Bon appéti!

I received a complimentary copy of 'Cooking for Picasso' from Blogging for Books in exchange for my honest, unbiased review. ( )
  JordanAshleyPerkins | Jan 10, 2017 |
Ondine, a seventeen year old, works for her family’s café in the French Riviera. When her family is hired to provide meals to Picasso, Ondine realizes that she doesn’t have to be trapped by her family and societies limitations. In the present day, Celine, Ondine’s granddaughter, travels to France to uncover the mysteries surrounding Ondine’s life.

I thought this was a well written and interesting book. Ondine was a fascinating character. I did think the plot was a bit predictable, but the characters were compelling enough to keep me reading. I would like to read more from this author. Overall, well worth picking up and reading. ( )
  JanaRose1 | Nov 22, 2016 |
2.5

I want to start my review by saying that I expected to love this book. I loved the last series that this author wrote, writing as CA Belmond, starting with A Rather Lovely Inheritance. I also have a great fascination with art and artists so I fully expected that this would be the book for me. However, sadly it was not.

The story takes place across the decades, the modern story completely in 2016 and the historic part starting in 1936 until shortly before the main character in 2016 is born. Both women are weak and not very likeable. Celine, the main character in 2016, cannot even stand up to her step siblings and lets them ferry her own mother away (step mother to the step siblings) with hardly a word and no action. Meanwhile she goes to France with her aunt on a trip the sick mother was supposed to take. Huh?! Meanwhile back in the 1930’s, Ondine vacillates between being free spirited as she engages in a relationship (if you can call it that) with Picasso and silly and lacking a backbone.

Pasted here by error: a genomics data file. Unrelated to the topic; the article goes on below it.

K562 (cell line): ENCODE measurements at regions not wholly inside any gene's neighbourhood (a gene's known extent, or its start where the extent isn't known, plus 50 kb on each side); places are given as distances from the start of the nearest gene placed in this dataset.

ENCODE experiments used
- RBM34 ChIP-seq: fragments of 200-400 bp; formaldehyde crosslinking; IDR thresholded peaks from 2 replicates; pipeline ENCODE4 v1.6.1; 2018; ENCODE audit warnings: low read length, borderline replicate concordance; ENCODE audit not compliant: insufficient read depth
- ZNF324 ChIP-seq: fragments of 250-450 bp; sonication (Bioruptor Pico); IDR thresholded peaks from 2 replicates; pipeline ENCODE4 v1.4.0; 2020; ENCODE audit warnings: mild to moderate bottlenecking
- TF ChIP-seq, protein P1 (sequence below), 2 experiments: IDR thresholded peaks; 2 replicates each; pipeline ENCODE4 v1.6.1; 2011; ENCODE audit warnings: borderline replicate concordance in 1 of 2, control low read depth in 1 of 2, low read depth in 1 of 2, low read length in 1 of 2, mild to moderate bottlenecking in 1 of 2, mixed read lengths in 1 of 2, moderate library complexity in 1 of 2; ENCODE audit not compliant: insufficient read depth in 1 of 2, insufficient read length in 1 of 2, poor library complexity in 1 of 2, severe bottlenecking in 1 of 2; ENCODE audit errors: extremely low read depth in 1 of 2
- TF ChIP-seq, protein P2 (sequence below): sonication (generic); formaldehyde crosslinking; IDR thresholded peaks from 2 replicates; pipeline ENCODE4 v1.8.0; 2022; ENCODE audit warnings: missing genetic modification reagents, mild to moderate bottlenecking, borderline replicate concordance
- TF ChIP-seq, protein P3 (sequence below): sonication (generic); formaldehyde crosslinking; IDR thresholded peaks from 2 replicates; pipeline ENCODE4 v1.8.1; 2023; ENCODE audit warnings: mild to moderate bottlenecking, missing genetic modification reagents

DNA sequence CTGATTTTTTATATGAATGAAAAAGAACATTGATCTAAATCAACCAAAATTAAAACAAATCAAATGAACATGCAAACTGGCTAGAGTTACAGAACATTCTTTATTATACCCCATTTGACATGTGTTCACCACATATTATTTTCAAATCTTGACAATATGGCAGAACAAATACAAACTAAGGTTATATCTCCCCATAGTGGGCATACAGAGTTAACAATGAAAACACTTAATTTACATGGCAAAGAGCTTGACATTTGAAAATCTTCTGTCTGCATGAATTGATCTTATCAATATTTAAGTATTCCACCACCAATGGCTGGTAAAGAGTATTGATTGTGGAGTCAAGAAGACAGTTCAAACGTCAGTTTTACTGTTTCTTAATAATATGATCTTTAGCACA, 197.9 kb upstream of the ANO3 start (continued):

Another part of the story that did not ring true for me was the dialogue between Picasso and Ondine. It was awkward and stilted, and I just can’t believe he spoke that way. Picasso was not portrayed kindly, and that viewpoint I did find more realistic. He struggled in his personal life, and the author portrays this accurately.

I am sorry I did not like this book more. Thanks to NetGalley and the publisher for the opportunity to read it in exchange for an honest review. ( )
  cburnett5 | Nov 12, 2016 |
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Amazon.com Product Description (ISBN 0399177655, Hardcover)

For readers of Paula McLain, Nancy Horan, and Melanie Benjamin, this captivating novel is inspired by a little-known interlude in the artist’s life.